Google's good deed in China

Thursday, March 25, 2010

IT'S NOT often that a major multinational corporation sacrifices profits and the possibility of substantial growth for a human rights principle. So Google deserves praise for its groundbreaking decision to move its China-based search engine from the mainland to Hong Kong and end its censorship of searches. The shift does not mean that Chinese will be able to learn about Tiananmen or Tibet through Google searches; Beijing's firewall has already begun screening such content from But the company itself will no longer be engaged in suppressing Internet freedom on behalf of an authoritarian government. In drawing that line, Google sets an example that other U.S. firms should follow -- and that the Obama administration should defend.

It remains to be seen exactly what price Google will pay for its decision. It chose to continue offering non-search services, such as maps and music sharing, from the mainland and to leave its research and development team and sales force in place. But China's angry reaction to Google's announcement may portend steps more punishing than the screening of content coming from Hong Kong. Beijing could block the site entirely -- as it has done for Facebook, YouTube and Twitter -- or shut down Google's mainland operations. There is talk that Chinese mobile phone companies will drop Google or Android, its new mobile operating system. The Obama administration should be working against such punishments. The administration has been strong on rhetoric in support of Internet freedom but relatively weak in practice. Among other things, it should recognize that the exclusion of Google and other U.S. Internet businesses from the Chinese market is an unfair trading practice; Chinese imitators of Google, Facebook and Twitter have taken advantage of the government's restrictions to build their own businesses.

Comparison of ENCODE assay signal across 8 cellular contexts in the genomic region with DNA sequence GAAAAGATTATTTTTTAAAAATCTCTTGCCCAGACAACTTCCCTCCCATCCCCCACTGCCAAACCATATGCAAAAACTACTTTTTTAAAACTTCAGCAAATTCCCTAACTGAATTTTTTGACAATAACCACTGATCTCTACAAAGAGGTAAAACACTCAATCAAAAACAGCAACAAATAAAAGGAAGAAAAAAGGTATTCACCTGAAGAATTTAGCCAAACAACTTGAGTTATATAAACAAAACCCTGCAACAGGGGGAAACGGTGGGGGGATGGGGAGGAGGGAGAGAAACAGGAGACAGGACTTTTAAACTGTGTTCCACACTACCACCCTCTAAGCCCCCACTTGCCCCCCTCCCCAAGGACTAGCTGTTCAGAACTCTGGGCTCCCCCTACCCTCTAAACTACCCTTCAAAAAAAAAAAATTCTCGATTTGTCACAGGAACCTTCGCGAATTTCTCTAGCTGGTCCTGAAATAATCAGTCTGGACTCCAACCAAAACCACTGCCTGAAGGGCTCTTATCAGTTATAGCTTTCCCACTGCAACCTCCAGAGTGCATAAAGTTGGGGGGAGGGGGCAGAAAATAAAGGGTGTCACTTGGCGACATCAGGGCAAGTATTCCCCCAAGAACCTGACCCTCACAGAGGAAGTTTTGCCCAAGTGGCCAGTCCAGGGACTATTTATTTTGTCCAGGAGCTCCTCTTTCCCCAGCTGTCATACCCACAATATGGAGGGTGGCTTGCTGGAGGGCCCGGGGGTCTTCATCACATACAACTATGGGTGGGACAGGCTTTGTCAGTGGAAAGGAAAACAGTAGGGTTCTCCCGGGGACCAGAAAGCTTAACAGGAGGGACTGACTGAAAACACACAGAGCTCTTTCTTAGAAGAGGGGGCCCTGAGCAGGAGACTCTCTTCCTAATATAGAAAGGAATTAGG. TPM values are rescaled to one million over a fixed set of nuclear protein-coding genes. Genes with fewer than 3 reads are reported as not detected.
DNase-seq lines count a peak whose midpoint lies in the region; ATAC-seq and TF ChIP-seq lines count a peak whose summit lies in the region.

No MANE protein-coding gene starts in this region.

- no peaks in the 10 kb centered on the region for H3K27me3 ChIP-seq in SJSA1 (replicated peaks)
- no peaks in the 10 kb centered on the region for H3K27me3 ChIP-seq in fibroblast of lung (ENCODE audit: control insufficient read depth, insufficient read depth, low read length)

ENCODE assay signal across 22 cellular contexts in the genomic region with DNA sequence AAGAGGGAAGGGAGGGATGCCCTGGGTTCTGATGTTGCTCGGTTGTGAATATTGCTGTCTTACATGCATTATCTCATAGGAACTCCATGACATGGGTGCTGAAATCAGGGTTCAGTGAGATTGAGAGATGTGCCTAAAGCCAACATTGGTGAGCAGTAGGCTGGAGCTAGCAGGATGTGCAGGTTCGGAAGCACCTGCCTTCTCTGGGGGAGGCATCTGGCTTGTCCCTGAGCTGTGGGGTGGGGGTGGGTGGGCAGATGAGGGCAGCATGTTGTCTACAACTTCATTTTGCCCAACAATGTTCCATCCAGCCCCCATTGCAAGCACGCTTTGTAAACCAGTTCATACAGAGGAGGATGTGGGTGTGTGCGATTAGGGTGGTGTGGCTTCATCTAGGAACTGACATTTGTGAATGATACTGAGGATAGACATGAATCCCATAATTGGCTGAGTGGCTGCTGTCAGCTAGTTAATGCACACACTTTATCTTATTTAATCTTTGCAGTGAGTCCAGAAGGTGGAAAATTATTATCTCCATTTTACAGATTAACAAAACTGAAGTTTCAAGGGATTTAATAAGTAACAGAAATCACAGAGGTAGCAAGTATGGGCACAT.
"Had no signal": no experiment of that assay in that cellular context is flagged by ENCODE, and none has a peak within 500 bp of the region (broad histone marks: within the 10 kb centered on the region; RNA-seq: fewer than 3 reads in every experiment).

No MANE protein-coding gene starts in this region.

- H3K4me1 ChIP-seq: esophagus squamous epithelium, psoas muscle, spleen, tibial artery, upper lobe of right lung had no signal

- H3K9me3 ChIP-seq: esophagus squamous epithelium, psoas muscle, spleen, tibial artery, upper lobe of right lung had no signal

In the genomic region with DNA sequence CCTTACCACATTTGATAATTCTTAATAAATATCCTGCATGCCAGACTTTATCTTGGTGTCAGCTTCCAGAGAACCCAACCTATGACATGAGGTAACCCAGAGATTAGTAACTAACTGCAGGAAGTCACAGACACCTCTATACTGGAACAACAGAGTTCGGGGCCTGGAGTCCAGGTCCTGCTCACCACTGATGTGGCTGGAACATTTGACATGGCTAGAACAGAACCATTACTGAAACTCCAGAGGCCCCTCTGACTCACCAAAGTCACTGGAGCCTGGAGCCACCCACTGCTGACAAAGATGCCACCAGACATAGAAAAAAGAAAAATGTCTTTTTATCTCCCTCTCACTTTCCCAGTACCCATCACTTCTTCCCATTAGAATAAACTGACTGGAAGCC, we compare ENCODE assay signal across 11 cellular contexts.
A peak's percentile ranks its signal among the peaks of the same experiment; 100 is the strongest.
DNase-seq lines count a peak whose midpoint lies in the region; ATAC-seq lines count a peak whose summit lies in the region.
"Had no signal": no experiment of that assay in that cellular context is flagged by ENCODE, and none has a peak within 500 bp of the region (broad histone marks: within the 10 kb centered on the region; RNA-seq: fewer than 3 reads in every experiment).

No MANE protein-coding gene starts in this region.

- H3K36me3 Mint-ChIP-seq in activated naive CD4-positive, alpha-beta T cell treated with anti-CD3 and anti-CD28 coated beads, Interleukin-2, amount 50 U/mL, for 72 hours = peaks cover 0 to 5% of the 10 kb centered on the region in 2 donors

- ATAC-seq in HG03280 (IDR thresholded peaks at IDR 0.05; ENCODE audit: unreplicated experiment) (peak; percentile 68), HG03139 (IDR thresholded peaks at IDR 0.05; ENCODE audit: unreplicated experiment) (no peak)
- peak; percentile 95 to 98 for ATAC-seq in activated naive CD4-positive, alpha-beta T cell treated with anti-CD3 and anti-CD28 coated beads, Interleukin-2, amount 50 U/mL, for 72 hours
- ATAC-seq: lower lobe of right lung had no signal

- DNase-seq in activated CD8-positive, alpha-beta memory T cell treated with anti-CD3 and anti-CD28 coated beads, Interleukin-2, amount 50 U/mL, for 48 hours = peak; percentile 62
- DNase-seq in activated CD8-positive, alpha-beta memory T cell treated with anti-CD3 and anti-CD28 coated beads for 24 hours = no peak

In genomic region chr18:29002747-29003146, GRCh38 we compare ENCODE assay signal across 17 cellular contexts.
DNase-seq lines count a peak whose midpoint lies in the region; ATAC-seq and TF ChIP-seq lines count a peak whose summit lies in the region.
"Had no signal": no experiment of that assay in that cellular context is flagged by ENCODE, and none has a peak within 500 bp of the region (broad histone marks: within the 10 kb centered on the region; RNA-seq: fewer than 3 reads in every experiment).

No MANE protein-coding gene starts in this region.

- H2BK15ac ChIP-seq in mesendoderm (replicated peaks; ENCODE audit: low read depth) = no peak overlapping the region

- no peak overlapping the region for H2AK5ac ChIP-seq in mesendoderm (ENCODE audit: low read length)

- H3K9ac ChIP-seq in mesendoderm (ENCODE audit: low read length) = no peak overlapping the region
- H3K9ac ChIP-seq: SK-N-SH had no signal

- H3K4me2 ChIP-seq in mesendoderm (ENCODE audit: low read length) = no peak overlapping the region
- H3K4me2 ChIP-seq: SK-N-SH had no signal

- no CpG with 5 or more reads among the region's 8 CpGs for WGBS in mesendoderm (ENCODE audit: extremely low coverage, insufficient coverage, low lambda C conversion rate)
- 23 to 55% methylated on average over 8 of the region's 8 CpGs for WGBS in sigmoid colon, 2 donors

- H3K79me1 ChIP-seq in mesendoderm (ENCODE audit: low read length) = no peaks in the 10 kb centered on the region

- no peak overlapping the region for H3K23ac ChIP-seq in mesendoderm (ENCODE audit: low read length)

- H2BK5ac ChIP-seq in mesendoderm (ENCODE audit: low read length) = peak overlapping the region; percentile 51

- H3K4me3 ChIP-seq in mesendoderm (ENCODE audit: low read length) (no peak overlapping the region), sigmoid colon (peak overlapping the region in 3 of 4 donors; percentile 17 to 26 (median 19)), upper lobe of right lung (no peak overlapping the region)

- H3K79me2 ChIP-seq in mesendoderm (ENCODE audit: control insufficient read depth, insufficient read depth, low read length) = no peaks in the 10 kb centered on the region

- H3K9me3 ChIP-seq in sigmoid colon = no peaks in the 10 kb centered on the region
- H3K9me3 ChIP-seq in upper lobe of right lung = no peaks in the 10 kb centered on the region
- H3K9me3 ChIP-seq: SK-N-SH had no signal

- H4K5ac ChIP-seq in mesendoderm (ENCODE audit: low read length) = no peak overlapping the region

Other U.S. technology companies have something to learn from Google. Apple and Microsoft have gone along with Chinese censorship demands; Microsoft may even be positioning its Bing service to benefit from Google's departure. These companies claim to support free speech and Internet freedom. If that is true they, too, should stop acting as the Chinese government's censor.

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